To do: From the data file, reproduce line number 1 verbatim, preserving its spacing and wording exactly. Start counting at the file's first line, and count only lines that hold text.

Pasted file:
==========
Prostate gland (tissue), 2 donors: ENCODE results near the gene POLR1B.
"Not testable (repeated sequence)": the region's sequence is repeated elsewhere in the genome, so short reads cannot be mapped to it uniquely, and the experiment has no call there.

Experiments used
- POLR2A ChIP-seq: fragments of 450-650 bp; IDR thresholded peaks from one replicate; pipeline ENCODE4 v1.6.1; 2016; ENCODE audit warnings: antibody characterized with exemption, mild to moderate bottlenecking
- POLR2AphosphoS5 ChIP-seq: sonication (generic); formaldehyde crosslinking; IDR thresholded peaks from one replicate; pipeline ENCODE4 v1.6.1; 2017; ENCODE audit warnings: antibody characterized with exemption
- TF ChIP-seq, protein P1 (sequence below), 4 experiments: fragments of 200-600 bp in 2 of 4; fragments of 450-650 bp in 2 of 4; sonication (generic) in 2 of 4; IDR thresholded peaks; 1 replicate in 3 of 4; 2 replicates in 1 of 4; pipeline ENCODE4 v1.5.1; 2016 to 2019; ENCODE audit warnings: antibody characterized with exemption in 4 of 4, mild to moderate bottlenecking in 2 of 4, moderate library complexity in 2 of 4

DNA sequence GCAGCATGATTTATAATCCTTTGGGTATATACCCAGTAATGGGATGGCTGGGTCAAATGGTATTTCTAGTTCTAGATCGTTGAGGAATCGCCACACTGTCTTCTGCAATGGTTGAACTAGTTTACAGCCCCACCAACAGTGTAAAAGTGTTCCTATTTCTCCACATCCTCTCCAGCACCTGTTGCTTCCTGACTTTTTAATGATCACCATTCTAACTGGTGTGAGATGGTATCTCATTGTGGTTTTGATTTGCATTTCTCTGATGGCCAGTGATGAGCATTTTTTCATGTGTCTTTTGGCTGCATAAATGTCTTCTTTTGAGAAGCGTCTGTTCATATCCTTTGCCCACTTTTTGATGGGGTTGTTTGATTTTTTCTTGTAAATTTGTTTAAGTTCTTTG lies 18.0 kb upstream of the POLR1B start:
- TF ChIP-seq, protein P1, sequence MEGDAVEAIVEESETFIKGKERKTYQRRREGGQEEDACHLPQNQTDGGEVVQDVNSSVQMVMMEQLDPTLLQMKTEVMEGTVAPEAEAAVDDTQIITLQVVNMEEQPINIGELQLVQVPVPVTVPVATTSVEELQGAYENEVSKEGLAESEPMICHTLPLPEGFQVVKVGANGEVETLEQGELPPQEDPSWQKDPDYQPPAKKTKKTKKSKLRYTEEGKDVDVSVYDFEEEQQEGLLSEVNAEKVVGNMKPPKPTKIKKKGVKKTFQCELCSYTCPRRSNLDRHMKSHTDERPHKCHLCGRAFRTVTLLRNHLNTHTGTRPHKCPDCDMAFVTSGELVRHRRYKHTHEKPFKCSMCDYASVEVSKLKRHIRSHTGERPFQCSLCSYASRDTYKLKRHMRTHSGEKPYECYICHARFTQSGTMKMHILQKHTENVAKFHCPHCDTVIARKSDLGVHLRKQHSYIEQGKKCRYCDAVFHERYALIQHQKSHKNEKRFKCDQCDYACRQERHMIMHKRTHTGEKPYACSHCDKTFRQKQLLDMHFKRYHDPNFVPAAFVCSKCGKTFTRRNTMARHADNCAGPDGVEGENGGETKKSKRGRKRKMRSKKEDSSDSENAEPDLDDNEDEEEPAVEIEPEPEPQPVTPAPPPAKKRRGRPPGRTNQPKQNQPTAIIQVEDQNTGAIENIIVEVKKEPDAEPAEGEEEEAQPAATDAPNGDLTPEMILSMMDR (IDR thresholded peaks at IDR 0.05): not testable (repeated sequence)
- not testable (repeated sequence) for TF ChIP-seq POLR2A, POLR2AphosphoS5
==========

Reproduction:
Prostate gland (tissue), 2 donors: ENCODE results near the gene POLR1B.